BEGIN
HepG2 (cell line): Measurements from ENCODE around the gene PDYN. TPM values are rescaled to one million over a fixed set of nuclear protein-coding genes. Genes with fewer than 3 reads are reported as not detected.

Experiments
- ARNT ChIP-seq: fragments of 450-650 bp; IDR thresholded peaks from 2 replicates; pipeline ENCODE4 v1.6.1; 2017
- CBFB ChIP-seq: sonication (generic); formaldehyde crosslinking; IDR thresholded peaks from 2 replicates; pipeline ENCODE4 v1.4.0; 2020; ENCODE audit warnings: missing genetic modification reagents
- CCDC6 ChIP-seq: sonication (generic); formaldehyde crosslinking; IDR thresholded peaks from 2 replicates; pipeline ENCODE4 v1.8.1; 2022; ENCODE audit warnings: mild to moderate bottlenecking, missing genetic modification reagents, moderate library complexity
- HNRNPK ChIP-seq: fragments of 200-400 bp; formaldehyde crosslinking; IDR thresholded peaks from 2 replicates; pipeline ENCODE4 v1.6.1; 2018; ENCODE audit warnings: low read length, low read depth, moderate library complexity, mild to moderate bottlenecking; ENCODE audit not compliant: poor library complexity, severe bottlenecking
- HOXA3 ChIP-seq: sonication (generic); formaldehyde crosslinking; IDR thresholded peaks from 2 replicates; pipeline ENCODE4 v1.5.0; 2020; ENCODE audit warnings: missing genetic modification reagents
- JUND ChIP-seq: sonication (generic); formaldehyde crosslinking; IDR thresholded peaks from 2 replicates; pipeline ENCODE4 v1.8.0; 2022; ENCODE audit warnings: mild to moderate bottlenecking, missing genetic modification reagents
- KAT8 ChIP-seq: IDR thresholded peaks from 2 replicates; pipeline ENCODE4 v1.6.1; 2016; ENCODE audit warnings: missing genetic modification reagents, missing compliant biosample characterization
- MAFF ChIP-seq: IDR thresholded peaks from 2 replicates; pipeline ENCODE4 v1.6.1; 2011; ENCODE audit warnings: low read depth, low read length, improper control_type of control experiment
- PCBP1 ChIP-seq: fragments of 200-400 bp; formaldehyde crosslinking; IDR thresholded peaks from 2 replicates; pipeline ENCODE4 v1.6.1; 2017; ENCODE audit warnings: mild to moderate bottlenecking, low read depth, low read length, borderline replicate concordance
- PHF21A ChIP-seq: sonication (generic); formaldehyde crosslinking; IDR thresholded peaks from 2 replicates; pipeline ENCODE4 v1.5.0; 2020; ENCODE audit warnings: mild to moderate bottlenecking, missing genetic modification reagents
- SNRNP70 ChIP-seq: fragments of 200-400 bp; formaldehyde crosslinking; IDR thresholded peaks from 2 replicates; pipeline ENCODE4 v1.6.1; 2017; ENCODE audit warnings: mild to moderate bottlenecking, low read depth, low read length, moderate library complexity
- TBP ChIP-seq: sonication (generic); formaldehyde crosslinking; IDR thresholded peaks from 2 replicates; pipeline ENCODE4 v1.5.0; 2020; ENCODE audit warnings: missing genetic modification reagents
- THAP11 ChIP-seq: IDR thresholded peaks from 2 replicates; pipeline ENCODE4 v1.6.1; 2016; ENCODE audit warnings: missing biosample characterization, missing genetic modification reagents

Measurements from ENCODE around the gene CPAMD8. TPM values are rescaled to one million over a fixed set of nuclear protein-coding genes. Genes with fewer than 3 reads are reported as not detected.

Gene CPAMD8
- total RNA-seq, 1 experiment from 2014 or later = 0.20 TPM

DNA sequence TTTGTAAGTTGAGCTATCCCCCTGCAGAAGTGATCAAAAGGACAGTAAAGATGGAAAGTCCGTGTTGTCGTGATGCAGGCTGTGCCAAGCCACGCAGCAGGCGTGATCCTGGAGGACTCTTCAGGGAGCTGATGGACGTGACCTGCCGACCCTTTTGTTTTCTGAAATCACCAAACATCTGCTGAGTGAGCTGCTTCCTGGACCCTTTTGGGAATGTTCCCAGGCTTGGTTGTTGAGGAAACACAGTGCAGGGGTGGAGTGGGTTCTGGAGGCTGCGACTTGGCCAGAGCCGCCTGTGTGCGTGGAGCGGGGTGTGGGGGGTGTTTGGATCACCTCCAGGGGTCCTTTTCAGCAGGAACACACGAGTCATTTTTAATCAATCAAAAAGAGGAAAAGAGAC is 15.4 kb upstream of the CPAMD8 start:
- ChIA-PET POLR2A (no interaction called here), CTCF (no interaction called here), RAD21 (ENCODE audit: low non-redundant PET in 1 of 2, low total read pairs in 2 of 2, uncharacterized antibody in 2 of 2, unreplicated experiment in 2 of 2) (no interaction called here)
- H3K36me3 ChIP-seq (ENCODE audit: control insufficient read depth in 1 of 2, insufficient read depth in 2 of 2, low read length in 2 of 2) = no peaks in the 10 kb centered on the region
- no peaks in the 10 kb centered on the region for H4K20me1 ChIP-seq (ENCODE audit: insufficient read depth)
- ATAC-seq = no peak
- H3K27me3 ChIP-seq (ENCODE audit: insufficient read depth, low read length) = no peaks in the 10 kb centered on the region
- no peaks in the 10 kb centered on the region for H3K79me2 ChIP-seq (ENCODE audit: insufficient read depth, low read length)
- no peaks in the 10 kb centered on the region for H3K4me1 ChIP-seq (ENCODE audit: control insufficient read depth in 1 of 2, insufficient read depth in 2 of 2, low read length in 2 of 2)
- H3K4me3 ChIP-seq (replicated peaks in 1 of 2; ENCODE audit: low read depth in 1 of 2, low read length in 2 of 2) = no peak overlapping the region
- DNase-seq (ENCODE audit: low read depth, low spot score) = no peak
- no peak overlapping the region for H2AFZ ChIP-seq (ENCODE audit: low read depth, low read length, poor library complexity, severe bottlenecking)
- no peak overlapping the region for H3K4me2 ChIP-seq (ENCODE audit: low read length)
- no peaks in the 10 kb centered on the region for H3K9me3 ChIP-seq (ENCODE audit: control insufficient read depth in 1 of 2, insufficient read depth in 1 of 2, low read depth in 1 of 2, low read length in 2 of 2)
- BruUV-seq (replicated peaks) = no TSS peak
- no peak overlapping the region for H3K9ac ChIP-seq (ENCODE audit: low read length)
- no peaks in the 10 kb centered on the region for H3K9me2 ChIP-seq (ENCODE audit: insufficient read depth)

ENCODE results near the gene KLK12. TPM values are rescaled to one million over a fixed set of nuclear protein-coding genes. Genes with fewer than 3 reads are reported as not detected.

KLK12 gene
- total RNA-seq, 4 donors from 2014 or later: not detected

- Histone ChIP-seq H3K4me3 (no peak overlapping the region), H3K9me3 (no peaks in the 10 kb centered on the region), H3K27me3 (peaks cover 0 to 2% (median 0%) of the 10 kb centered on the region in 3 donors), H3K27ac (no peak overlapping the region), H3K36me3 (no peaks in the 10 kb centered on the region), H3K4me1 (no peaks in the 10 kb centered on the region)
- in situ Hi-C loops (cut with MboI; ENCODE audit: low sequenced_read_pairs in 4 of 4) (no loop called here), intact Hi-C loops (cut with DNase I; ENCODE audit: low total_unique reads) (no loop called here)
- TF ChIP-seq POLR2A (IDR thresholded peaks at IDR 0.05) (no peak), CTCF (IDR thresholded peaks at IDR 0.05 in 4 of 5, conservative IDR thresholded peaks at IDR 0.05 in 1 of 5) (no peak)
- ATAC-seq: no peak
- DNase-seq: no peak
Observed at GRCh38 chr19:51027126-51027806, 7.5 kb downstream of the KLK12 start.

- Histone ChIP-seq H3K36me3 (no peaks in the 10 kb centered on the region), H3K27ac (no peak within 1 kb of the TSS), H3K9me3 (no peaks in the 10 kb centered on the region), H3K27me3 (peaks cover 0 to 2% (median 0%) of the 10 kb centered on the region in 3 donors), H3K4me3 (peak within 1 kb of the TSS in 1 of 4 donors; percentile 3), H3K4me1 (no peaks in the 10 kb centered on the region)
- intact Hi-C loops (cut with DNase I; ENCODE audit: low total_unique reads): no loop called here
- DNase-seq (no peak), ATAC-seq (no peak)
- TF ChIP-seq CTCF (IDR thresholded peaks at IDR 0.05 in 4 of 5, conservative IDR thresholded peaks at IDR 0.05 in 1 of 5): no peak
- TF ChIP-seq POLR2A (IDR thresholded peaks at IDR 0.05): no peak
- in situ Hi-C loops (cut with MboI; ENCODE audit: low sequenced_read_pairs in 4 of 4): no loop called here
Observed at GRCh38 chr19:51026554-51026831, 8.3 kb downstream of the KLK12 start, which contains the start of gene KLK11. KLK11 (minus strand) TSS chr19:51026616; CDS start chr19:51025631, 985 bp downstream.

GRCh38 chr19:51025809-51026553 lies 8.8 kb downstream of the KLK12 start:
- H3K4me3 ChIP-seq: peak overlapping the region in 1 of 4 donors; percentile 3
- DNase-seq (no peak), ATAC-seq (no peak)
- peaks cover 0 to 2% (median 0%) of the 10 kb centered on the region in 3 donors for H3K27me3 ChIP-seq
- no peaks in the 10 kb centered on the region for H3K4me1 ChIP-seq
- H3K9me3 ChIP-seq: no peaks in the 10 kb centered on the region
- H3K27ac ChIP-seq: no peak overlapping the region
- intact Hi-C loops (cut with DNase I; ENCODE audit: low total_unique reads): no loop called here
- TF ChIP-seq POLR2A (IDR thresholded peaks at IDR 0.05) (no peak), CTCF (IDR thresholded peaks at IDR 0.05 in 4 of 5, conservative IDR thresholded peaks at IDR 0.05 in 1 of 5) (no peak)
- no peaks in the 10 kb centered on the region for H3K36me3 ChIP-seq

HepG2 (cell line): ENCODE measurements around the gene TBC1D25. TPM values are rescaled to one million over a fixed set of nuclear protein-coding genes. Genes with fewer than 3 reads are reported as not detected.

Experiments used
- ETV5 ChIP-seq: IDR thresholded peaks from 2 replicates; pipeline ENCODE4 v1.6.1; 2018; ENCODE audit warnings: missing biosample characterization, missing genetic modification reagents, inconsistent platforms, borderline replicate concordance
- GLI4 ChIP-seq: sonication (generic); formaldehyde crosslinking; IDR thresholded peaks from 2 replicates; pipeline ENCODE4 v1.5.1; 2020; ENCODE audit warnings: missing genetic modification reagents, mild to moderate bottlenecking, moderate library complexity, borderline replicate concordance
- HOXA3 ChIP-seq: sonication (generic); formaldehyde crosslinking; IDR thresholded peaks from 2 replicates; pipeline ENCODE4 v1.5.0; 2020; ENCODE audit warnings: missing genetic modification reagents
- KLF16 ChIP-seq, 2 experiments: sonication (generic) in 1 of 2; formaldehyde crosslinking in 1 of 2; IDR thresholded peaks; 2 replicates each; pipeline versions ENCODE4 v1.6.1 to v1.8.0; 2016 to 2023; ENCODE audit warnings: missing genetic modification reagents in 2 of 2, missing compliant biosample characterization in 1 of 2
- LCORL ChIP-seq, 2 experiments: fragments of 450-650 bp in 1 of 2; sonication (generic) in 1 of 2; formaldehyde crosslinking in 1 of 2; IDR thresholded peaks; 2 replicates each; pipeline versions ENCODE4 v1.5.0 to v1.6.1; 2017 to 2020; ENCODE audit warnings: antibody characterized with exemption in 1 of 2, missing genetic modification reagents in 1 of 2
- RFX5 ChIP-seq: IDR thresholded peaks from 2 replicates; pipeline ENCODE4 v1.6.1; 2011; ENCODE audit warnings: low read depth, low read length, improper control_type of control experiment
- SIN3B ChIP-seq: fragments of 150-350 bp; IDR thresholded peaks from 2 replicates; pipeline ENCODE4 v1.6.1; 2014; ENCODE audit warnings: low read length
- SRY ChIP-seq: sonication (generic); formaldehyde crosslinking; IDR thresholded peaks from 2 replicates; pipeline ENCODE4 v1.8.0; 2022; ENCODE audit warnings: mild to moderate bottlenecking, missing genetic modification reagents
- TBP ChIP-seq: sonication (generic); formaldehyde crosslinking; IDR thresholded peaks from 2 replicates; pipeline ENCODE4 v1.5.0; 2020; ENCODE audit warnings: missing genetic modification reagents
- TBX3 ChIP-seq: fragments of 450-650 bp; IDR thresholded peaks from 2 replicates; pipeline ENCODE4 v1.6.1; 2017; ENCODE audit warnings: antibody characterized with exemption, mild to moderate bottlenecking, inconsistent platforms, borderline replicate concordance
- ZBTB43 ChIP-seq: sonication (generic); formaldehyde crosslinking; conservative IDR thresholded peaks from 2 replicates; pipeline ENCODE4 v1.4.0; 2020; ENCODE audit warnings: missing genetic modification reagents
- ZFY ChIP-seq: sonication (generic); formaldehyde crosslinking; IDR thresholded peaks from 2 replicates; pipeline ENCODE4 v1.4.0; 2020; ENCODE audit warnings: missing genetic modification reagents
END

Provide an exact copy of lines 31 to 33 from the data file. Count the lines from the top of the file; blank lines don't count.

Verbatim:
- no peaks in the 10 kb centered on the region for H3K9me3 ChIP-seq (ENCODE audit: control insufficient read depth in 1 of 2, insufficient read depth in 1 of 2, low read depth in 1 of 2, low read length in 2 of 2)
- BruUV-seq (replicated peaks) = no TSS peak
- no peak overlapping the region for H3K9ac ChIP-seq (ENCODE audit: low read length)